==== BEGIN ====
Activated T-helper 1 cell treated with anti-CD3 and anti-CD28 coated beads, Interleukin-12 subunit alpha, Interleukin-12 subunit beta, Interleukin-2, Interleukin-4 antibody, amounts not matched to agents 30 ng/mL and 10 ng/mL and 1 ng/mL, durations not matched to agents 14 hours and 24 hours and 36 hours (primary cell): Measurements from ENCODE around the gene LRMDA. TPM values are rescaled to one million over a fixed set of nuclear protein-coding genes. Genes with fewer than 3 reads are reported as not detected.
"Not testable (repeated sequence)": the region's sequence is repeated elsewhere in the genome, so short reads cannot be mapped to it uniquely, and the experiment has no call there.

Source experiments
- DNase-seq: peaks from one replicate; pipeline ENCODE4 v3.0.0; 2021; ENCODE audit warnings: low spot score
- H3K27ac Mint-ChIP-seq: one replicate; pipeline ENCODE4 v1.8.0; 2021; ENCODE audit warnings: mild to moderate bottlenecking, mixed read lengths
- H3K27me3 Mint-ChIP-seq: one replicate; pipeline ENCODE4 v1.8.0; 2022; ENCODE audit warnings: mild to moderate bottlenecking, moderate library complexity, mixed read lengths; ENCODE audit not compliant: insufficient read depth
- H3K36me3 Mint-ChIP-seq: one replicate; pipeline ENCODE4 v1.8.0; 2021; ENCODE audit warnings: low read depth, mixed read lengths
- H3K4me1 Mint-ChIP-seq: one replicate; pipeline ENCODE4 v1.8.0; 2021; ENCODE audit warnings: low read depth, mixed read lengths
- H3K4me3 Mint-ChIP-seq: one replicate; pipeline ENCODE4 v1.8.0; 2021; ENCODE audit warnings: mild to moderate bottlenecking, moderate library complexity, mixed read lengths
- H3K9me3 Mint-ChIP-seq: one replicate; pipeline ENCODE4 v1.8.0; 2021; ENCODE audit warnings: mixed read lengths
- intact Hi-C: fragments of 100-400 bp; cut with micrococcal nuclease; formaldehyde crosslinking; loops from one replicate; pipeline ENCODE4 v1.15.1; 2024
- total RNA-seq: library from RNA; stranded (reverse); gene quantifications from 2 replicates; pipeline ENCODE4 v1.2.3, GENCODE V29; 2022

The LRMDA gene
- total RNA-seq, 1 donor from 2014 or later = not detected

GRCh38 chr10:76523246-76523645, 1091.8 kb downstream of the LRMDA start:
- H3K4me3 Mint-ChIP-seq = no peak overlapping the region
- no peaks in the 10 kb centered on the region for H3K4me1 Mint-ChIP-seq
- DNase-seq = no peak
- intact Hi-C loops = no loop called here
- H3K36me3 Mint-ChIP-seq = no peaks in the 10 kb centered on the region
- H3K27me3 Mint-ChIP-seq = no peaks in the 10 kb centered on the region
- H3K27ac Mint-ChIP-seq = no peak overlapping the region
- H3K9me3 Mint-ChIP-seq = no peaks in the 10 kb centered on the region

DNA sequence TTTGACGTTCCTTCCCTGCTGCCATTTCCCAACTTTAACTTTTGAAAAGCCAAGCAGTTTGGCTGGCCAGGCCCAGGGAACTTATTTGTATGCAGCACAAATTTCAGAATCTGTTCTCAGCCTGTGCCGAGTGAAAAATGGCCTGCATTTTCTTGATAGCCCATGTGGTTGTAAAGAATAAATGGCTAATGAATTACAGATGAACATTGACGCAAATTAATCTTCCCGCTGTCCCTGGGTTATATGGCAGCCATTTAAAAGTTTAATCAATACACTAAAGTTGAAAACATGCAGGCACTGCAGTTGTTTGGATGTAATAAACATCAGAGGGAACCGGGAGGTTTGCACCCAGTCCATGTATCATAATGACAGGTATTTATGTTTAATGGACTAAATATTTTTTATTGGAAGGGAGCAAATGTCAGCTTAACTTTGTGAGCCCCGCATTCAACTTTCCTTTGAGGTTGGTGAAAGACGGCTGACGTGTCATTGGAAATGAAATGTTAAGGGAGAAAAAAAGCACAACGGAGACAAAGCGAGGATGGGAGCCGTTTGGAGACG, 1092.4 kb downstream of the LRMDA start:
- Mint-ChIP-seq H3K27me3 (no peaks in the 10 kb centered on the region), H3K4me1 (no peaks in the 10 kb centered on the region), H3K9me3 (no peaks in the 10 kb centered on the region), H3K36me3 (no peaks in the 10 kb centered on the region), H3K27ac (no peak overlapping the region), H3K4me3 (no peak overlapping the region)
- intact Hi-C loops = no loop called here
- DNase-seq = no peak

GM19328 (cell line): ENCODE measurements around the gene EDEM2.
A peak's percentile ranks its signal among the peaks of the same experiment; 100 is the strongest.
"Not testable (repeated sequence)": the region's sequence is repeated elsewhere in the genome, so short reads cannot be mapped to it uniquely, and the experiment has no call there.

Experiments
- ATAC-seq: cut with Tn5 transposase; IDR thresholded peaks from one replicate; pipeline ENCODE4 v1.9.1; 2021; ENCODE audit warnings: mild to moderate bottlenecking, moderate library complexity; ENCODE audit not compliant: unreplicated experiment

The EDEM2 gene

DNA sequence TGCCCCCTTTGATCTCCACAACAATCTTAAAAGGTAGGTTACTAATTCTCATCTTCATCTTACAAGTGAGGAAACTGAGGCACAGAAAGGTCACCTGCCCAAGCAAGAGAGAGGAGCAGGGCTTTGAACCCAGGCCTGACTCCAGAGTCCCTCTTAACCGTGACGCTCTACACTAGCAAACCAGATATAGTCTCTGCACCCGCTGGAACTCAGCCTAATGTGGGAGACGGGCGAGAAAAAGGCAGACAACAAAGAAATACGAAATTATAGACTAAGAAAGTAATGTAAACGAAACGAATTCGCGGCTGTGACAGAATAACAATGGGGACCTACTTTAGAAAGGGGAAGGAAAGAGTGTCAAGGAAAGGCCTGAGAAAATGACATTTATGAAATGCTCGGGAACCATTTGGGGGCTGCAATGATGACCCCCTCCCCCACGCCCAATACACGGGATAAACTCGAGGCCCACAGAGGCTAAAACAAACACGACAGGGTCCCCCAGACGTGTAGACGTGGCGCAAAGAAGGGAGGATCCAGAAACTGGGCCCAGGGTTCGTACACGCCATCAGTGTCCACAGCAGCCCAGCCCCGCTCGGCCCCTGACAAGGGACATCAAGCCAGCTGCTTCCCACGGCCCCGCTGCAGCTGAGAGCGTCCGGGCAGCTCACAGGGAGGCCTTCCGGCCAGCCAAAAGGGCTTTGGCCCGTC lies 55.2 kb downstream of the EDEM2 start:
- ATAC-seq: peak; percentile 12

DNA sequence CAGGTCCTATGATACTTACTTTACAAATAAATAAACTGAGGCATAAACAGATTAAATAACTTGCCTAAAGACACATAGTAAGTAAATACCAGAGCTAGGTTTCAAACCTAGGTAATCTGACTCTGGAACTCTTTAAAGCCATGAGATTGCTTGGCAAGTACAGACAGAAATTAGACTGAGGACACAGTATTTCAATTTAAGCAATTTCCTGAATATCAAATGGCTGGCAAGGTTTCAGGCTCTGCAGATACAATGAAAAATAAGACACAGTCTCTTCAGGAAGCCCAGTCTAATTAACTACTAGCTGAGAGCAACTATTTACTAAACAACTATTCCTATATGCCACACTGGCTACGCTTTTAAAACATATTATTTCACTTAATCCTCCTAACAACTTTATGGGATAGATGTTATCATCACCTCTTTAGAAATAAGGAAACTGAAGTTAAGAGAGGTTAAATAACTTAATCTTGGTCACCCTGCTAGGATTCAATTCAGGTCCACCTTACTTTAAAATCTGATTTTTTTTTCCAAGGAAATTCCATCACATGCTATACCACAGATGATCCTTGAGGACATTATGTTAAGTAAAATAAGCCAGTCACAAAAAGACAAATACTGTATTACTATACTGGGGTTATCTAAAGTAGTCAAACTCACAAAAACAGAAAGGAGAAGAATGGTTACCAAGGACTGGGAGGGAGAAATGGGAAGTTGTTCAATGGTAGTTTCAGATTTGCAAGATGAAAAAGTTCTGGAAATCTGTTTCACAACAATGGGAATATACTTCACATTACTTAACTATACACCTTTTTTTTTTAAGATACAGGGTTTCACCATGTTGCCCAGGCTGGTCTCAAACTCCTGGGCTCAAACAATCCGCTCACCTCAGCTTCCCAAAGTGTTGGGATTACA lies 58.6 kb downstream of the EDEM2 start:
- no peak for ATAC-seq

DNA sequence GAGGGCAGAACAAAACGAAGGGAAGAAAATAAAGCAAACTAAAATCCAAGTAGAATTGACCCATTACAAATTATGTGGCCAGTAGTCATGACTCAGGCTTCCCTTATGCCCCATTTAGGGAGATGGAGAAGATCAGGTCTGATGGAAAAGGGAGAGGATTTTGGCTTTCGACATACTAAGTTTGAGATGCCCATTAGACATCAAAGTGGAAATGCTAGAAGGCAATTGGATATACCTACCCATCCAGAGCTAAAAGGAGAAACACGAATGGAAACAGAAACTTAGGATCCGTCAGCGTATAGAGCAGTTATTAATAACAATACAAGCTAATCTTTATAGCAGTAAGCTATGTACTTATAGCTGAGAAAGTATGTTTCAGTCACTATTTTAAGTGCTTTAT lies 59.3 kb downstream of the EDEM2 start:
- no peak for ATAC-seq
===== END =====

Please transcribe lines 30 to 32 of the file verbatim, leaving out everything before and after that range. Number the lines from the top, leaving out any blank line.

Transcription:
"Not testable (repeated sequence)": the region's sequence is repeated elsewhere in the genome, so short reads cannot be mapped to it uniquely, and the experiment has no call there.

Experiments
- ATAC-seq: cut with Tn5 transposase; IDR thresholded peaks from one replicate; pipeline ENCODE4 v1.9.1; 2021; ENCODE audit warnings: mild to moderate bottlenecking, moderate library complexity; ENCODE audit not compliant: unreplicated experiment